Memory Matters: Alzheimer's Association, Greater Maryland Chapter

Memory Matters
Alzheimer's Association, Greater Maryland Chapter

Memory loss that disrupts everyday life is not part of the normal aging process. It is a symptom of dementia, a gradual and progressive decline in memory, thinking, and reasoning skills. With Alzheimer's disease, early intervention is crucial. The sooner people receive a diagnosis and get help, the more control they and their families can have over their lives and planning for their future.
In a survey conducted by the Alzheimer's Association last year, people said that were just as afraid of becoming an Alzheimer's caregivers as they were of getting the disease themselves. Alzheimer's can be a very isolating experience for individuals and families. Feelings of stigma and embarrassment are not uncommon. Many people turn inwards and keep their feelings hidden behind closed doors instead of seeking help. Many people want help, but often do not know where to turn.
The Alzheimer's Association's "Make the First Call" campaign was developed to encourage people to immediately seek reliable information about Alzheimer's disease. With early diagnosis and future planning, the quality of life for individuals with Alzheimer's disease can be improved. The Alzheimer's Association's Nationwide Helpline offers support services for individuals affected by Alzheimer's and their caregivers. The number is 1-800-443-2273.
Making the first call is easy, especially since the Association Helpline is available 7 days a week, 24 hours a day, across the entire nation. Caregivers often come across times when they need someone to talk to due to the overwhelming feelings associated with caring for a loved one with Alzheimer's, or individuals notice symptoms of Alzheimer's in themselves. The Association Helpline can help. By taking a proactive measure such as calling the Association when symptoms first occur, people affected by Alzheimer's can adequately prepare for their future.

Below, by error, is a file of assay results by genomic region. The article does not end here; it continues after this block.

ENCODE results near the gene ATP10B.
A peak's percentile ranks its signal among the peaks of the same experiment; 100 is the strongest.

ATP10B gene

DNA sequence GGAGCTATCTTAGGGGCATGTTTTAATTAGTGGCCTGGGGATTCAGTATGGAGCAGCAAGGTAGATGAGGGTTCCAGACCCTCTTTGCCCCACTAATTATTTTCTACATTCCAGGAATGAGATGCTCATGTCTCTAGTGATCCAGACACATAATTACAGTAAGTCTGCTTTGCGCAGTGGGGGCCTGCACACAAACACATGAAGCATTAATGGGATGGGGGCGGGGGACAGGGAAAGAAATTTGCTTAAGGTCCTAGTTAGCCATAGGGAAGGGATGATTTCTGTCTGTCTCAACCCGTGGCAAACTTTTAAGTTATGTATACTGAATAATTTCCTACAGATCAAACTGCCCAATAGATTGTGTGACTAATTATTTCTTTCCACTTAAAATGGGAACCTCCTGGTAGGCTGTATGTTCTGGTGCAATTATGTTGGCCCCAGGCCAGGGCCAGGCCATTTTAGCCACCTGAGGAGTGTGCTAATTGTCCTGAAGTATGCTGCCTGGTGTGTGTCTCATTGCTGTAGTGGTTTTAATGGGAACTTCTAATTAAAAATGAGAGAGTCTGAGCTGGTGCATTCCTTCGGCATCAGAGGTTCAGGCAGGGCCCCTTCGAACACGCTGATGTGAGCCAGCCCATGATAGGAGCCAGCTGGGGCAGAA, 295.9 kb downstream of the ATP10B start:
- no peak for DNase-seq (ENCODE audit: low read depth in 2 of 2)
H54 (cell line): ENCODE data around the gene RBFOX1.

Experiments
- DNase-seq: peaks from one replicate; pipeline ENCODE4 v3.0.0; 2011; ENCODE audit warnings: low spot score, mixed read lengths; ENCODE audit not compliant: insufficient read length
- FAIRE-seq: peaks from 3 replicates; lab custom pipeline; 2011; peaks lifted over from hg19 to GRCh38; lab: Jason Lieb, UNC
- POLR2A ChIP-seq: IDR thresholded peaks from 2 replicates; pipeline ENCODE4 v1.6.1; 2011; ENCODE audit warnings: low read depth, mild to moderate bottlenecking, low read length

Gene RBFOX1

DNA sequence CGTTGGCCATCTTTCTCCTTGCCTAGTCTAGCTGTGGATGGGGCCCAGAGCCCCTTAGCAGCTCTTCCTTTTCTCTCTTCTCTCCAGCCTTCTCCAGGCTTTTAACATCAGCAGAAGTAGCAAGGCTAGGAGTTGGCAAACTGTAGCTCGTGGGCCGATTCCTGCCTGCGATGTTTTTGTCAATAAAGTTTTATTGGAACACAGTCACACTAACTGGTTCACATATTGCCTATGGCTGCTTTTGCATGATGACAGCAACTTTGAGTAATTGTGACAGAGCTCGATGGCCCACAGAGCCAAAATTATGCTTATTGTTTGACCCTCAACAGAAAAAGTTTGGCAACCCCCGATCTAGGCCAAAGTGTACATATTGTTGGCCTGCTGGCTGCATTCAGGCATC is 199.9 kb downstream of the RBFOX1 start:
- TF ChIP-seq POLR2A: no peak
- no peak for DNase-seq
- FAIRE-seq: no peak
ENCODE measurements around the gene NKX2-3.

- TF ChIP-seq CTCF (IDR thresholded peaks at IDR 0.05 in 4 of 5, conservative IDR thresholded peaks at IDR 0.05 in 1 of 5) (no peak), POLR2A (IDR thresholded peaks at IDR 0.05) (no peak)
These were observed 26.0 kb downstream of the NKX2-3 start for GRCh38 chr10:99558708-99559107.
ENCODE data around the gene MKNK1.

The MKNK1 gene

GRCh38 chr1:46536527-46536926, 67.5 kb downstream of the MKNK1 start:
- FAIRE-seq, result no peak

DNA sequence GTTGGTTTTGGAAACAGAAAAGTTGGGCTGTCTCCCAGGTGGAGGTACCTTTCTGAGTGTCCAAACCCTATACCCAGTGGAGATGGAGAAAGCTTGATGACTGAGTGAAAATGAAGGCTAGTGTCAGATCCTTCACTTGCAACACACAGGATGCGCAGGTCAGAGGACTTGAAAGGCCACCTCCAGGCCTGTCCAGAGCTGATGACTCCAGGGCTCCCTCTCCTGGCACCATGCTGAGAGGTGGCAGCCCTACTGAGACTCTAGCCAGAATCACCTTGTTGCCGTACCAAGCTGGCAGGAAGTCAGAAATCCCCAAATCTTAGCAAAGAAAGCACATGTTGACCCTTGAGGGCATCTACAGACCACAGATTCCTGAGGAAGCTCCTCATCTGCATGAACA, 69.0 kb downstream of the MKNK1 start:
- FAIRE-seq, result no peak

The Alzheimer's Association Nationwide Helpline is service that provides emotional support and practical information for people with Alzheimer's disease, their families and caregivers. In 2004, the national Association received more than 240,000 calls. The Association offers a confidential service, staffed by master's level clinicians who provide callers with information about understanding dementia, Alzheimer's diagnosis, treatment options, care giving information and crisis assistance. In addition, the highly trained and knowledgeable staff has the ability to assist individuals with medication and treatment options, legal and financial decisions, and strategies to reduce stress and manage lifestyle changes. Callers can access caregiver and support services and other assistance in more than 140 languages.
November is National Alzheimer's Disease Month first established by former President Ronald Reagan in 1983. Since then, the number of people with Alzheimer's disease has increased from 2 million to 4.5 million, and it is predicted that by 2050 Alzheimer's could affect nearly 11.3 million to 16 million people. This November, the Alzheimer's Association will launch its "Make the First Call" campaign to educate the public to reach out for information and assistance by calling the Alzheimer's Association Nationwide Helpline. The Association Helpline serves people with memory loss, caregivers, healthcare professionals, and the general public.

The Alzheimer's Association is a 501 (c) 3 non-profit organization. The Association enhances care and support for people with Alzheimer's disease, their families, and caregivers and encourages support for research. Local office: 5 Public Square, Ste. 307, Hagerstown, MD, 301.797.4892; fax, 301.797.0150; email,,